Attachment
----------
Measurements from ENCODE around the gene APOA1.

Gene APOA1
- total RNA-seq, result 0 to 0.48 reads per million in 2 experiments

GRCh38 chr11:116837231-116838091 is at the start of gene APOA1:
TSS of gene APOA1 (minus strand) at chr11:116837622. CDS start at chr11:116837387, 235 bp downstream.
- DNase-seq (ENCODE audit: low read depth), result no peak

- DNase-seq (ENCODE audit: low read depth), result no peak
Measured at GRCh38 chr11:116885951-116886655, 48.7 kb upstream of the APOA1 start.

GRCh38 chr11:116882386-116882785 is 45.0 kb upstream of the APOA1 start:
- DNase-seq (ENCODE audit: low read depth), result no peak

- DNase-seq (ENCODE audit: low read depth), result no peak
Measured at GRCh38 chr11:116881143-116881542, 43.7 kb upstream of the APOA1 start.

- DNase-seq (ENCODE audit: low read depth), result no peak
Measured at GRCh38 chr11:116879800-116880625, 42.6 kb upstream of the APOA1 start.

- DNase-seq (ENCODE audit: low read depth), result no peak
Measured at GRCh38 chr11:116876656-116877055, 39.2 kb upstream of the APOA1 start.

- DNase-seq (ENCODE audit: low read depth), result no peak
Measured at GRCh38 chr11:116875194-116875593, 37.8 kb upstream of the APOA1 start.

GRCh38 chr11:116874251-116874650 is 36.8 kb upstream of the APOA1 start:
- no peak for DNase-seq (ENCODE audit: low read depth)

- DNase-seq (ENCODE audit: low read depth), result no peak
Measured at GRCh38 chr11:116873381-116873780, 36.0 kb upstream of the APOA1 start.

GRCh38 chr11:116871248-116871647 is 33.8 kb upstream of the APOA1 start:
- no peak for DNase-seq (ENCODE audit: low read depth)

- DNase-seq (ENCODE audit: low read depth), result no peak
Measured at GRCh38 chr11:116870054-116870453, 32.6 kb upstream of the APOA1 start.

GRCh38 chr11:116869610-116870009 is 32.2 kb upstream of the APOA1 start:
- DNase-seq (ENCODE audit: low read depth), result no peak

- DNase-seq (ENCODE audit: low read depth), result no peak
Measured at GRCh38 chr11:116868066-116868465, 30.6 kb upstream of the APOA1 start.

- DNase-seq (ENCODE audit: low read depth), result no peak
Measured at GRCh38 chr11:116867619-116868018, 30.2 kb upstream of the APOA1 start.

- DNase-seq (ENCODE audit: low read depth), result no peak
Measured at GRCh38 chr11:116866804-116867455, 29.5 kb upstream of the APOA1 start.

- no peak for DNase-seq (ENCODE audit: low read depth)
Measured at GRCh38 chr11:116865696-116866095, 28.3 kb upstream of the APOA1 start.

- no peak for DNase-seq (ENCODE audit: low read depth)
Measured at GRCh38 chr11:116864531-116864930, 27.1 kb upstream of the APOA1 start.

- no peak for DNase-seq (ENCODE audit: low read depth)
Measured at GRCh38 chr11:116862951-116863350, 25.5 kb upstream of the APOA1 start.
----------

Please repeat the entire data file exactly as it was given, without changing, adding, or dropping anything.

Measurements from ENCODE around the gene APOA1.

Gene APOA1
- total RNA-seq, result 0 to 0.48 reads per million in 2 experiments

GRCh38 chr11:116837231-116838091 is at the start of gene APOA1:
TSS of gene APOA1 (minus strand) at chr11:116837622. CDS start at chr11:116837387, 235 bp downstream.
- DNase-seq (ENCODE audit: low read depth), result no peak

- DNase-seq (ENCODE audit: low read depth), result no peak
Measured at GRCh38 chr11:116885951-116886655, 48.7 kb upstream of the APOA1 start.

GRCh38 chr11:116882386-116882785 is 45.0 kb upstream of the APOA1 start:
- DNase-seq (ENCODE audit: low read depth), result no peak

- DNase-seq (ENCODE audit: low read depth), result no peak
Measured at GRCh38 chr11:116881143-116881542, 43.7 kb upstream of the APOA1 start.

- DNase-seq (ENCODE audit: low read depth), result no peak
Measured at GRCh38 chr11:116879800-116880625, 42.6 kb upstream of the APOA1 start.

- DNase-seq (ENCODE audit: low read depth), result no peak
Measured at GRCh38 chr11:116876656-116877055, 39.2 kb upstream of the APOA1 start.

- DNase-seq (ENCODE audit: low read depth), result no peak
Measured at GRCh38 chr11:116875194-116875593, 37.8 kb upstream of the APOA1 start.

GRCh38 chr11:116874251-116874650 is 36.8 kb upstream of the APOA1 start:
- no peak for DNase-seq (ENCODE audit: low read depth)

- DNase-seq (ENCODE audit: low read depth), result no peak
Measured at GRCh38 chr11:116873381-116873780, 36.0 kb upstream of the APOA1 start.

GRCh38 chr11:116871248-116871647 is 33.8 kb upstream of the APOA1 start:
- no peak for DNase-seq (ENCODE audit: low read depth)

- DNase-seq (ENCODE audit: low read depth), result no peak
Measured at GRCh38 chr11:116870054-116870453, 32.6 kb upstream of the APOA1 start.

GRCh38 chr11:116869610-116870009 is 32.2 kb upstream of the APOA1 start:
- DNase-seq (ENCODE audit: low read depth), result no peak

- DNase-seq (ENCODE audit: low read depth), result no peak
Measured at GRCh38 chr11:116868066-116868465, 30.6 kb upstream of the APOA1 start.

- DNase-seq (ENCODE audit: low read depth), result no peak
Measured at GRCh38 chr11:116867619-116868018, 30.2 kb upstream of the APOA1 start.

- DNase-seq (ENCODE audit: low read depth), result no peak
Measured at GRCh38 chr11:116866804-116867455, 29.5 kb upstream of the APOA1 start.

- no peak for DNase-seq (ENCODE audit: low read depth)
Measured at GRCh38 chr11:116865696-116866095, 28.3 kb upstream of the APOA1 start.

- no peak for DNase-seq (ENCODE audit: low read depth)
Measured at GRCh38 chr11:116864531-116864930, 27.1 kb upstream of the APOA1 start.

- no peak for DNase-seq (ENCODE audit: low read depth)
Measured at GRCh38 chr11:116862951-116863350, 25.5 kb upstream of the APOA1 start.